Since October 7, the world has watched in amazement (to denounce or celebrate) the monstrous barbarism of Hamas terrorists, their obvious pleasure in torturing, raping, murdering women and children, and the ruthless reaction of an Israeli government that, to put an end to a terrorist movement that it has long promoted, falls into the trap set by this movement and kills a large number of Palestinian women and children.

During this same period, many other major events occurred elsewhere: the acceleration of Israeli settlement in the West Bank, the continuation of extremely deadly fighting in Ukraine, the terrible civil wars in Sudan and the Democratic Republic of the Congo, the dramatic expulsion to their country, from which they had fled, of more than one and a half million Afghans, and so many other tragedies around the world. Moreover, among many signs, this month, of the worsening environmental situation, the temperature felt in Rio de Janeiro on November 14, 2023: 58 degrees.

And also, in other areas, essential things with vertiginous consequences for humanity:

On the one hand, the announcement this week, by Chinese teams, of the birth, (more than two years ago) of a macaque hybridized by a certain number of stem cells of another macaque, opening to the production of models for the study of human diseases, and even human organ transplants developed in other primates.

On the other hand, it was in the field of artificial intelligence (AI) that the past month was the most extraordinary: not only because these technologies have been used in every conflict in the world, but because many new projects have been announced: Open AI has opened a new version of ChatGPT (GPT-4 Turbo), with stunning changes to develop new applications that offer revolutionary ways to create images (DALL E 3), and text (TTS), from an oral speech and vice versa. OpenAI also reported that it is working on its own iPhone, which will be able to interact with ChatGPT.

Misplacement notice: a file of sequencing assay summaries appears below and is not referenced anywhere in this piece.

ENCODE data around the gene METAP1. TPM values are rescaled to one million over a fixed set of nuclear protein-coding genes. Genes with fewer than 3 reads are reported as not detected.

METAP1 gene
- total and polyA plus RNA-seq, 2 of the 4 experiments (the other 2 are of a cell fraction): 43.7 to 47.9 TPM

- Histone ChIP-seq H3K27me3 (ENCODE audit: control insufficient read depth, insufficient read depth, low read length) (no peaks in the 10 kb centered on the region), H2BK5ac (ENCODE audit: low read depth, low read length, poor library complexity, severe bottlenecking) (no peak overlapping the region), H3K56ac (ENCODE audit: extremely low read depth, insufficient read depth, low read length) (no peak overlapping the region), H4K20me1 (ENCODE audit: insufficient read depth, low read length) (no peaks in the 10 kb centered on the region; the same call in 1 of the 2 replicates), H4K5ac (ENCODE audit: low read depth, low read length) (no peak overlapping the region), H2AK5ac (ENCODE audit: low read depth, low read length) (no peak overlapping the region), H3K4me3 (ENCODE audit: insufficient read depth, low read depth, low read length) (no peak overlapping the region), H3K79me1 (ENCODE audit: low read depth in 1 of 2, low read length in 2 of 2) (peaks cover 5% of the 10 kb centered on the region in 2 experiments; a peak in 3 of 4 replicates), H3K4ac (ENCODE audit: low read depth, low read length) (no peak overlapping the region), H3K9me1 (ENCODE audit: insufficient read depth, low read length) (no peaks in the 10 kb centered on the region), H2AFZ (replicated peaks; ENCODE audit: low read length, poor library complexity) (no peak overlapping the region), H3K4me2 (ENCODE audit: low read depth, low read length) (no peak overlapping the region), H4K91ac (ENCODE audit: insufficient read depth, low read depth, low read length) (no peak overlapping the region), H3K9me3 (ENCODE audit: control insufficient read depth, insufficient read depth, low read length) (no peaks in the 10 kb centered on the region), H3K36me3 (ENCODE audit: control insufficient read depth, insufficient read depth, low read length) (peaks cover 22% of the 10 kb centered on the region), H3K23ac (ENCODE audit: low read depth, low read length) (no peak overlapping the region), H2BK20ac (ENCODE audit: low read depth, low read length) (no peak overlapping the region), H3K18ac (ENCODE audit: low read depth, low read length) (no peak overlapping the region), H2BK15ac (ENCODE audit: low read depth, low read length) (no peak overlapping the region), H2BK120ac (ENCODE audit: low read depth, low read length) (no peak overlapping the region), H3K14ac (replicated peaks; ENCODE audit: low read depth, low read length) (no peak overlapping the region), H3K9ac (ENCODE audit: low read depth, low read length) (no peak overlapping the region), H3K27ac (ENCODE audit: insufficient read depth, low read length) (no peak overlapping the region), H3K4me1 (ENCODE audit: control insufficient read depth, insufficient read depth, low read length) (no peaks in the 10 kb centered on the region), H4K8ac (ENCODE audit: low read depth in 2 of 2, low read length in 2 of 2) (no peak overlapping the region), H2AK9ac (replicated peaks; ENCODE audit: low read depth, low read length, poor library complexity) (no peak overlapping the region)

Apple is also announcing that it will install its own equivalent of ChatGPT on its iPhones. Samsung has launched its own model of AI (Samsung Gauss), which will be included in January 2024 in its new phone: the Galaxy S24. Google has launched new AI tools, from its Google Bard, for advertisers and advertising agencies. Amazon said it was preparing to launch its own Olympus AI chatbot, rival to Google Bard and ChatGPT, with 2000 billion parameters, double GPT4. Mistral, the French AI startup, is starting to deploy its open source model, particularly on Azure. Finally, Meta and RayBan have launched a new version of their glasses, in integrating a 12-pixel camera, and an AI assistant, which should, from early 2024, identify places, plants, animals and people.

During the same month, Google invested heavily in Character.AI, an application that allows dialogue with fictional characters or famous people, through the good of an AI; and Thomson Reuters acquired an extraordinary AI application for legal issues, Casetext, and launched an extensive AI training program for its 26,000 employees.

Still since the beginning of October, when the main companies in the sector (Anthropic, Google, Microsoft, and OpenAI) announced the launch of the “Frontier Model Forum” among themselves, to regulate themselves, and do everything possible to stop everything that is open source, governments were trying to establish public governance: In Bletchley Park, Buckinghamshire, the world’s first Sommet was held on the existential threat that AI poses to humanity. It resulted in a declaration signed by all the countries present (including the United States, China, Great Britain, India and Brazil) and by the European Union, pledging to use AI to protect human rights and achieve the sustainable development goals set by the United Nations; announcing the upcoming creation of an International Panel on AI Safety (IPAIS), modelled on the IPCC for climate, which will be responsible for regularly assessing the risks that AI poses to humanity; and finally, announcing the start of negotiations for a global regulation on the subject. At the same time, in the United States, an executive order of the President required all companies in the sector to make known to the American government any new AI project, before publishing or marketing them, if they might threaten the freedom of citizens, consumers or workers and American sovereignty. At the end of October, the G7 members, meeting in Japan, published principles for action on the same subject. Finally, the United Nations has just announced the creation of a specific Advisory Committee to deal with it.

So goes the world, made of medieval barbarism and potentially life-saving science fiction. Will we be able to surpass one and put the other in the service of Good… ?

Image: Shutterstock.